Population stratification leads to a predictable phenomenon-a reduction in the number of heterozygotes compared to that calculated assuming Hardy-Weinberg Equilibrium (HWE). We show that population stratification results in another phenomenon-an excess in the proportion of spouse-pairs with the same genotypes at all ancestrally informative markers, resulting in ancestrally related positive assortative mating. We use principal components analysis to show that there is evidence of population stratification within the Framingham Heart Study, and show that the first principal component correlates with a North-South European cline. We then show that the first principal component is highly correlated between spouses (r = 0.58, p = 0.0013), demonstrating that there is ancestrally related positive assortative mating among the Framingham Caucasian population. We also show that the single nucleotide polymorphisms loading most heavily on the first principal component show an excess of homozygotes within the spouses, consistent with similar ancestry-related assortative mating in the previous generation. This nonrandom mating likely affects genetic structure seen more generally in the North American population of European descent today, and decreases the rate of decay of linkage disequilibrium for ancestrally informative markers. Genet. Epidemiol. 2010.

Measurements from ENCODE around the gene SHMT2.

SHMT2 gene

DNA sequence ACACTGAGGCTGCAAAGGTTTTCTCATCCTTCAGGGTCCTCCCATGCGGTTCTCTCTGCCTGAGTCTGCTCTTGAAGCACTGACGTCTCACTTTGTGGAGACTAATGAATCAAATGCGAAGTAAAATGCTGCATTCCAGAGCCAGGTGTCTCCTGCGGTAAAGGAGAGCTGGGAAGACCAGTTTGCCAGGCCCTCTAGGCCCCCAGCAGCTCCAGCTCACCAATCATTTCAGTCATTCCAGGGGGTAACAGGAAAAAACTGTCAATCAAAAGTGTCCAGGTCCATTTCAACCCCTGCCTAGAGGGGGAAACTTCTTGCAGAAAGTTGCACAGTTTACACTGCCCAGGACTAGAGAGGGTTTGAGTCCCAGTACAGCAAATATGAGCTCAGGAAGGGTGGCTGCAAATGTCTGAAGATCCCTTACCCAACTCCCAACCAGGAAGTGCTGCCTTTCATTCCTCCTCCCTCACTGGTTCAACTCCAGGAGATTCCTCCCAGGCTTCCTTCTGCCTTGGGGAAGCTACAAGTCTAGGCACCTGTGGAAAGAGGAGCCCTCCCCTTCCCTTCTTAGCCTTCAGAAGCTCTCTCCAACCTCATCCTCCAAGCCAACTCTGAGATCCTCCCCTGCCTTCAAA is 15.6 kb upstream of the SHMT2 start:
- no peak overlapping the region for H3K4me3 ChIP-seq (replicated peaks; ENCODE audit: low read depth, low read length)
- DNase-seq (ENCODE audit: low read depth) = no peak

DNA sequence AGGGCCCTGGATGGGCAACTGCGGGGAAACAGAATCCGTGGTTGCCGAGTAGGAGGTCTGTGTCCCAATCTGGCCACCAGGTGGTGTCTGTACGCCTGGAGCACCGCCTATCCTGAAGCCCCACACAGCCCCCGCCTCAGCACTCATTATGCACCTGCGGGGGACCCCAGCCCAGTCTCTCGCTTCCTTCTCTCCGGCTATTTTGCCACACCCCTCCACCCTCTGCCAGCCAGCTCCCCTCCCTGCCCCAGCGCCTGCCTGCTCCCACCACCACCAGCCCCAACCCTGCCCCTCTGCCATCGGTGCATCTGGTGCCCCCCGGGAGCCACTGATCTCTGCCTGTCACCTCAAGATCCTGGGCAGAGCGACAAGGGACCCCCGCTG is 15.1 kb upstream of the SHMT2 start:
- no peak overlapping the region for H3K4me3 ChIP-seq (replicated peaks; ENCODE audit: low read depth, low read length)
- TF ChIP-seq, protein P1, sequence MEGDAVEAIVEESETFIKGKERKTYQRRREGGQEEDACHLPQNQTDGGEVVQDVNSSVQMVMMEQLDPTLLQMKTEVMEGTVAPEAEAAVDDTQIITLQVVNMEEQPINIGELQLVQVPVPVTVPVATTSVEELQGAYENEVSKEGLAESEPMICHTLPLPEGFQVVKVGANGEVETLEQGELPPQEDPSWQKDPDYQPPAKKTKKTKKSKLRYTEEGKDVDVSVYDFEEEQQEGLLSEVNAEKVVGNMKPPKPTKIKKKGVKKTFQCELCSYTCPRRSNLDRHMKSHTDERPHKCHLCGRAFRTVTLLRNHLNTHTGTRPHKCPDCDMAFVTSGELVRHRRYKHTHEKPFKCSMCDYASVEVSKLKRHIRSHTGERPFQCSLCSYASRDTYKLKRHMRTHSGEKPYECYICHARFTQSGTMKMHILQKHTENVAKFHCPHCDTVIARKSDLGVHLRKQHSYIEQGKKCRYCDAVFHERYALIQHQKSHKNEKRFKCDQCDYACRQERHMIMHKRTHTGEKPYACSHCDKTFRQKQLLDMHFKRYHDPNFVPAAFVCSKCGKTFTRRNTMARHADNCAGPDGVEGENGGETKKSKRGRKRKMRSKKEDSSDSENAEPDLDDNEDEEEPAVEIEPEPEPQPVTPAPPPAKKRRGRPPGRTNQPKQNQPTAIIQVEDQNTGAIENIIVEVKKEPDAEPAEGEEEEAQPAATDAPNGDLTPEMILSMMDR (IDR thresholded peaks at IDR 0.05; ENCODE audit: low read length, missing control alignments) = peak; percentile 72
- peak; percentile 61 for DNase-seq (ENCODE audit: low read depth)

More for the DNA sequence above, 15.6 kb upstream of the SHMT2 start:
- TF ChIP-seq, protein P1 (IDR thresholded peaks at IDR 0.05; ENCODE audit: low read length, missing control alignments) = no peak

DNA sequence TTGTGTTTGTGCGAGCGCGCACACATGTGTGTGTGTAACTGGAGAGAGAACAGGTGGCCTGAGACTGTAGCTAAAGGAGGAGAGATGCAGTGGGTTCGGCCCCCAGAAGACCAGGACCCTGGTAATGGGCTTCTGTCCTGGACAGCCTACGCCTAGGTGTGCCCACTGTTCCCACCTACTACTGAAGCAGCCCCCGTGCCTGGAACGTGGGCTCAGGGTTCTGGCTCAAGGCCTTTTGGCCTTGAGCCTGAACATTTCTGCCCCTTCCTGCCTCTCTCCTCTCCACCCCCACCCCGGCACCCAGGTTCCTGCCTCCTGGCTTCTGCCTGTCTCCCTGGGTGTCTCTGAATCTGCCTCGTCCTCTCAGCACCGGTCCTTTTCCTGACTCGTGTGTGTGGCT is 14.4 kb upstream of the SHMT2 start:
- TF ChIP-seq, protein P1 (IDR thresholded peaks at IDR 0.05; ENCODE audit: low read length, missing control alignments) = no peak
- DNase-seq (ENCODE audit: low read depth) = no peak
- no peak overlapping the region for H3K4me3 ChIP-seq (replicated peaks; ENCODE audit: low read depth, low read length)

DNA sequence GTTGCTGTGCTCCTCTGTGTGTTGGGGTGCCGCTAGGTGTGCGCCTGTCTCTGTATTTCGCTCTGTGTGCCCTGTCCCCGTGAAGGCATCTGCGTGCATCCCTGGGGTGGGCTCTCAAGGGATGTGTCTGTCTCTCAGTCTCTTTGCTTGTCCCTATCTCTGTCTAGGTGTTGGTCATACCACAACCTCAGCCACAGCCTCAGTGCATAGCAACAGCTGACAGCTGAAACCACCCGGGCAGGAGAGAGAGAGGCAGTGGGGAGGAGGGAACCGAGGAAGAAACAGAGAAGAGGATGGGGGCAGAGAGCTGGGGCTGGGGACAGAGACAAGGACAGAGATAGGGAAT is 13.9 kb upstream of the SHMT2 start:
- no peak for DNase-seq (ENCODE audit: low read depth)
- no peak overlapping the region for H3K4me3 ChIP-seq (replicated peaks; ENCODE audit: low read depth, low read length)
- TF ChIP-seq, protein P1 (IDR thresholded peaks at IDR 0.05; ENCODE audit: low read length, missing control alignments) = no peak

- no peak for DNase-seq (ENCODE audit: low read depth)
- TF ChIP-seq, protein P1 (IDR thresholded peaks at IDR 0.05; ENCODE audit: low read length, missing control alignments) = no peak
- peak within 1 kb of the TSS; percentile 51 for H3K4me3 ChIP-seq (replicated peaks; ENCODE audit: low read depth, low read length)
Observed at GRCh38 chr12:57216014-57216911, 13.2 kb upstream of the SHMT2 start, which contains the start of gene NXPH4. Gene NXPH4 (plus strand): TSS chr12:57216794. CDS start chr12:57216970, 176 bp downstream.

Assortative mating by ancestry among American whites
Testing for non-random mating: evidence for ancestry-related assortative mating in the Framingham heart study.